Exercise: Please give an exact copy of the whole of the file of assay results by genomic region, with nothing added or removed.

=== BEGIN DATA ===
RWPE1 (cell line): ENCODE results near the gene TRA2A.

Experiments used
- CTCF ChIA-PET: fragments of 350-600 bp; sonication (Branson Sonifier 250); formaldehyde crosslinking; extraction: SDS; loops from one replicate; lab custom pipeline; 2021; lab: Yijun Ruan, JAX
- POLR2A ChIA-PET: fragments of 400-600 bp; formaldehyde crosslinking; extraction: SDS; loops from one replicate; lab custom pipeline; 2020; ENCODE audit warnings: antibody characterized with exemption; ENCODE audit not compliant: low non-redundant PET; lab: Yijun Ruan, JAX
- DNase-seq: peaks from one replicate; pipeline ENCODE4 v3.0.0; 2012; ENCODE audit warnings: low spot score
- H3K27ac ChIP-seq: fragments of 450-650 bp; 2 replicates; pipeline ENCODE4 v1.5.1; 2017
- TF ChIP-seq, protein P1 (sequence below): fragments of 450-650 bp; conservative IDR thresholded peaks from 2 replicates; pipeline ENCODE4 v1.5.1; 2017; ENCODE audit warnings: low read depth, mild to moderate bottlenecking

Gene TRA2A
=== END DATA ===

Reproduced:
RWPE1 (cell line): ENCODE results near the gene TRA2A.

Experiments used
- CTCF ChIA-PET: fragments of 350-600 bp; sonication (Branson Sonifier 250); formaldehyde crosslinking; extraction: SDS; loops from one replicate; lab custom pipeline; 2021; lab: Yijun Ruan, JAX
- POLR2A ChIA-PET: fragments of 400-600 bp; formaldehyde crosslinking; extraction: SDS; loops from one replicate; lab custom pipeline; 2020; ENCODE audit warnings: antibody characterized with exemption; ENCODE audit not compliant: low non-redundant PET; lab: Yijun Ruan, JAX
- DNase-seq: peaks from one replicate; pipeline ENCODE4 v3.0.0; 2012; ENCODE audit warnings: low spot score
- H3K27ac ChIP-seq: fragments of 450-650 bp; 2 replicates; pipeline ENCODE4 v1.5.1; 2017
- TF ChIP-seq, protein P1 (sequence below): fragments of 450-650 bp; conservative IDR thresholded peaks from 2 replicates; pipeline ENCODE4 v1.5.1; 2017; ENCODE audit warnings: low read depth, mild to moderate bottlenecking

Gene TRA2A